‘…for me it is not a problem, especially now, as to whether what I do is art or not. I use it to live, to have adventures…’ – Alighiero Boetti (A. Bonito Oliva, ‘Dialogo con Alighiero Boetti,’ Milan 1973, quoted in G. di Pietrantonio & C. Levi, Alighiero Boetti: Quasi Tutto, Milan, 2004, p. 214).
‘I’m always taking things from reality. Everything starts from reality, even things with minimal or insignificant beginnings.’ – Alighiero Boetti (A. Bonito Oliva, ‘Dialogo con Alighiero Boetti,’ Milan 1973, reproduced in English in P. Morsiani, When 1 is 2: The Art of Alighiero Boetti, exh. cat., Houston, 2002, p. 93).
Filled with a dense array of exquisitely drawn airplanes flying in all directions across a richly pigmented blue sky, their forms crisscrossing and overflowing the boundaries of the canvas in a dynamic composition that is both visually cacophonous and elegantly orchestrated, Aerei is an elegant work from Boetti’s seminal and instantly recognizable series of the same name. The inspiration for this decade-long project lay in Boetti’s 1977 collaboration with the architect, cartoonist and illustrator Guido Fuga, during which the pair produced an almost encyclopaedic visual typology of modern and historical airplanes in watercolour, with each machine traced with great detail and precision from popular magazine sources collected by the artist. By translating the outlines of the airplanes from other printed material, Boetti believed he was removing himself from the direct creation of the artwork, an important concept that would underpin much of his subsequent œuvre. Indeed, the artist pushed this idea further by handing the creation of the Aerei over to his network of trusted collaborators, including both burgeoning artists and amateurs, who would then work to the artist’s instructions to achieve the final composition.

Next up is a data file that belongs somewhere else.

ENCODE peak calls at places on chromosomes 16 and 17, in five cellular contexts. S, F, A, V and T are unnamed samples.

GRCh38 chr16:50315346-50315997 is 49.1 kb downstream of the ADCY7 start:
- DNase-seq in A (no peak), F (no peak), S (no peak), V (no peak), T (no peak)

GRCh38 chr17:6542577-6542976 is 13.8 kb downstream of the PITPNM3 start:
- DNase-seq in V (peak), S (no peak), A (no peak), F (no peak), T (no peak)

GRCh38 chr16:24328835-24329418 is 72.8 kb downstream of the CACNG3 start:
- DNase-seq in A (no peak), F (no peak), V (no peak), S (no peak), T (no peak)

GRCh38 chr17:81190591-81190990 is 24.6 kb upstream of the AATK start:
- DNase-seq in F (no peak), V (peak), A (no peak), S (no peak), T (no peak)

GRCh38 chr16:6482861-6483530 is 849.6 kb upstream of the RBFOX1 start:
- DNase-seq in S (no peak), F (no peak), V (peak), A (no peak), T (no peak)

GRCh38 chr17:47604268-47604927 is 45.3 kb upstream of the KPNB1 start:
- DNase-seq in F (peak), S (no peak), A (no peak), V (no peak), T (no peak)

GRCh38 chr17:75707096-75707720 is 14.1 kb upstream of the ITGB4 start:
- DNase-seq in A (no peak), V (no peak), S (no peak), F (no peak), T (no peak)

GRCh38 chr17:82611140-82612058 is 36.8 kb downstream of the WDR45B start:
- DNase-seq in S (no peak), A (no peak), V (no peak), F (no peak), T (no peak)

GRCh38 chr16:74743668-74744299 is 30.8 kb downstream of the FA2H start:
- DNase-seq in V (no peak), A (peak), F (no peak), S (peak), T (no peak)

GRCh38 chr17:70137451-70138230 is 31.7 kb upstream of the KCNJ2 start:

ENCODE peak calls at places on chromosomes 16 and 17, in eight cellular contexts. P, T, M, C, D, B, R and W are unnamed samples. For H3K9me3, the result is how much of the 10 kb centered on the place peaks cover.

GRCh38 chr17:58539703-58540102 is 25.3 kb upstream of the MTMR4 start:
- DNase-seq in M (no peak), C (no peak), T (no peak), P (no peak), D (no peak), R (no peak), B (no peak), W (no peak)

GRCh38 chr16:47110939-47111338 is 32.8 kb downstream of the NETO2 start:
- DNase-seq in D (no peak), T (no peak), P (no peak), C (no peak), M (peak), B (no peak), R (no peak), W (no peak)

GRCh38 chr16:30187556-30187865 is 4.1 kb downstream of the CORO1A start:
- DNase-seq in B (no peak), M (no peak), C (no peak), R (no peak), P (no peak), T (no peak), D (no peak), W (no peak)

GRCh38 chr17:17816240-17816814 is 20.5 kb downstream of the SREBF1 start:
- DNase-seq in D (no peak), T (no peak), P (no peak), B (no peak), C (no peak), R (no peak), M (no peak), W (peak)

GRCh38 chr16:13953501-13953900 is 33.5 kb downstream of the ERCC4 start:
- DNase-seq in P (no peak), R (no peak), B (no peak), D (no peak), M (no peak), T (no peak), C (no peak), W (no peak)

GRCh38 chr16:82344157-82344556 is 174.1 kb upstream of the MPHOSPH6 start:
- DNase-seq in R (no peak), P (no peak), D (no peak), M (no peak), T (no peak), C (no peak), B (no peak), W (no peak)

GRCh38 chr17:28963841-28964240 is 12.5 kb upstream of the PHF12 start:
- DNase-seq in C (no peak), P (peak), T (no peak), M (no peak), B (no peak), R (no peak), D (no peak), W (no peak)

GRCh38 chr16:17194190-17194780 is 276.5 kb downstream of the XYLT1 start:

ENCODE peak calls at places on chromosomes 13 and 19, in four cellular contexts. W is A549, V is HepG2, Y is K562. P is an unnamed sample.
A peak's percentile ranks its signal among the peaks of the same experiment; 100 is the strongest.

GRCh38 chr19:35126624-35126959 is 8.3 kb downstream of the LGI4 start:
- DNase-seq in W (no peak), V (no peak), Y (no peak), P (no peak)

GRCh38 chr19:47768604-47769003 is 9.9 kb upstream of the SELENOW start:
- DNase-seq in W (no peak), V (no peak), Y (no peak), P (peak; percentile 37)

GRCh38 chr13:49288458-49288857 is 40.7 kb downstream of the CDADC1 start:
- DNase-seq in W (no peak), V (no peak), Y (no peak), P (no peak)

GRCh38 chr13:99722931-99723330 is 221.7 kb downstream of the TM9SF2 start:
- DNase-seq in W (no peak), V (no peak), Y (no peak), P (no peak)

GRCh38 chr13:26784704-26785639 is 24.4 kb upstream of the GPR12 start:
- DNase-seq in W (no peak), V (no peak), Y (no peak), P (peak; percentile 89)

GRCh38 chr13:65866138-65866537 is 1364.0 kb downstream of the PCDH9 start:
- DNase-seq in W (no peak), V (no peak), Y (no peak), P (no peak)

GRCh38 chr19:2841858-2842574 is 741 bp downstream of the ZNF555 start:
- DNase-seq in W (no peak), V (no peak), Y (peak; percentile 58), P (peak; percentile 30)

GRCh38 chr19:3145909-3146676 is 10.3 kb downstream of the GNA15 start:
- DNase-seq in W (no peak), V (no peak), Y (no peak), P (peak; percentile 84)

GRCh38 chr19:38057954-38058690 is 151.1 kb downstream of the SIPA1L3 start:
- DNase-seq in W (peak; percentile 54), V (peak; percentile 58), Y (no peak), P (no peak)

The diversity of people involved in the creation of the artwork is reflected in the array of interpretations seen in the final series. When considered together, it is striking to see the variety of different backgrounds that have been created. From the distinctly monochrome to the subtly variegated, executed using fluid washes of watercolour, gestural strokes of biro, or variegated pools of ink, the Aerei are a study in variation and contrast. In the present example, the azure sky is achieved using common blue biros, the vast expanse of the canvas covered in gently rippling waves of ink, each subtle shift in tone and shade indicating the numerous different pens used to complete the composition.
Rich with references to global mobility, exchange and travel, the Aerei also speak to Boetti’s desire of transcending the artifice of geopolitical, ideological and cultural divisions in the world. One of the most striking aspects of the multitude of airplanes is their potential for movement beyond the boundaries of the composition. Just as a passenger jet may streak across the sky overhead and soon disappear from our view, the presence of these planes appears temporary, as if they may disappear off the edge of the canvas at any moment. Floating like model airplanes within an illusionary and fantastical space of action and movement, they are interwoven in a complex network of invisible paths, each leading to an unknown destination. The artist allowed this global vision to permeate both his personal life and artistic practice - integrating modes of cultural interchange, traditional craftsmanship and collaboration into the very fabric of his art objects, whilst also living a nomadic life of travelling and creating work around the world, notably in central and southern Asia. Reflecting on his nomadism, Boetti once stated: ‘perhaps it comes from this schizophrenic idea that one cannot stay always in the same place’ (A. Boetti, in P. Morsani, When 2 is 1: The Art of Alighiero e Boetti, exh. cat., Houston, 2002, p.93).